Wow, I can't say I've ever seen one that was melted. That melted part seems so pinpoint accurate almost like the return beam was focused there. That sort of seems impossible with the optics in the path but I know that Lunt rear blocking filters are way differently built than Coronado and that a Coronado will work on a Lunt scope but I don't think its design will safely work the other way around. I could be wrong though as I'm not very savvy on how they design or test these things. Just by looking at them though, it appears that the first element in a Coronado BF seems to reflect back the beam while Lunt's blocking filters use something like a KG glass to absorb it. If you've ever had both a Coronado and Lunt scope you know that on a Lunt system they usually put an ERF (red glass with strong IR blocking coating on it) way up in front prior to the etalon. Coronado does not do this, they only have redglass, #29 red I think, so it passes a lot of IR through the etalon. As your scope is setup in the image I would expect the IR to reach the blocking filter and be absorbed by it but it would put a tremendous amount of stress on your Lunt BF as they are designed to have ERF's further up in the system to remove some of that IR. It seems impossible but its a hard arguement when you see the image. The only thing it could be is IR being reflected back from one of the internal elements.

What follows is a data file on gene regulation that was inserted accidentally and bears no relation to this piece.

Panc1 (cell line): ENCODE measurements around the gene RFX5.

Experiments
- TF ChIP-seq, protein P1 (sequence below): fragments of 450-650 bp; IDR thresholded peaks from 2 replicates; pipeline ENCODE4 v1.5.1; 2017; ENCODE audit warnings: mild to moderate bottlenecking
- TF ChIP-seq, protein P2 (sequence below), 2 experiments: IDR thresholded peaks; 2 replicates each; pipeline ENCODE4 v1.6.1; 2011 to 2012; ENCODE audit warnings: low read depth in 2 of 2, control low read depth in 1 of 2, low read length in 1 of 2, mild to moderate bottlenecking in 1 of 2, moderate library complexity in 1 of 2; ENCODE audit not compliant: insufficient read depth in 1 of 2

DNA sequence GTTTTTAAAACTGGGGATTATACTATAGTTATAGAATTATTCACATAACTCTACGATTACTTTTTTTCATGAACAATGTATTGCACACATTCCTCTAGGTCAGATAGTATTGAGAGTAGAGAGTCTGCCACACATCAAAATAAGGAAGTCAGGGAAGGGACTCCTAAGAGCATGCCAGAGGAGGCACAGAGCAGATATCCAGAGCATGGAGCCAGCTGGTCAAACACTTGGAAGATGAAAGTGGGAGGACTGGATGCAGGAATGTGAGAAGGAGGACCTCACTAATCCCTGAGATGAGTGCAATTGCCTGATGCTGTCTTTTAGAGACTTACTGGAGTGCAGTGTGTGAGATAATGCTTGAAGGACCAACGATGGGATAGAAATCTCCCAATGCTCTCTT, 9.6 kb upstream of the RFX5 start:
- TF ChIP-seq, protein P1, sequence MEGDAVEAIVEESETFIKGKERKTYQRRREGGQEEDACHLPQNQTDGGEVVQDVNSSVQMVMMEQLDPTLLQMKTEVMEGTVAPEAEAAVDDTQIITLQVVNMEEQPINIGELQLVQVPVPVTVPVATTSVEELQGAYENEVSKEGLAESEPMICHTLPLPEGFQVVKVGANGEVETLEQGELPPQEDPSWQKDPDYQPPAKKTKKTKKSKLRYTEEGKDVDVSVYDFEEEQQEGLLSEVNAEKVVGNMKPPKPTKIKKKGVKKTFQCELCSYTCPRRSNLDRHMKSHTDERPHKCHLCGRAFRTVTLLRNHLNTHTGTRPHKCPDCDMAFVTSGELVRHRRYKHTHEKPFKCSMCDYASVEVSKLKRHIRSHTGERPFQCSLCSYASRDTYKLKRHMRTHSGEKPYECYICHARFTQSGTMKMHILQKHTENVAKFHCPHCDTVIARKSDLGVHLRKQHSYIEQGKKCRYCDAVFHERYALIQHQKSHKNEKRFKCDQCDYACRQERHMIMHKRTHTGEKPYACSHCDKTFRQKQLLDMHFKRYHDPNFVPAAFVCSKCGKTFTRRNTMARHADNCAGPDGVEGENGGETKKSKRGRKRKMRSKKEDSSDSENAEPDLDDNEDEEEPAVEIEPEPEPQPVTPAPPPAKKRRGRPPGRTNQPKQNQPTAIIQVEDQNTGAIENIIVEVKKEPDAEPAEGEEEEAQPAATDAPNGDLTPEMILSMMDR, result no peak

Larry, you are correct about stress on the Lunt, sometime later I had a friend and Lunt owner looking at my blocking filter. He said you have a cracked blocking filter and on close inspection, he was correct. I had to send to Lunt where it was repaired. Lesson learned , don't mismatch Solar equipment. Your sure know the operations of Solar equipment and the pitfalls and problems that can happen when you don't use equipment properly, or know what you are doing.
Edited by Bill Cowles, 13 August 2014 - 10:52 PM.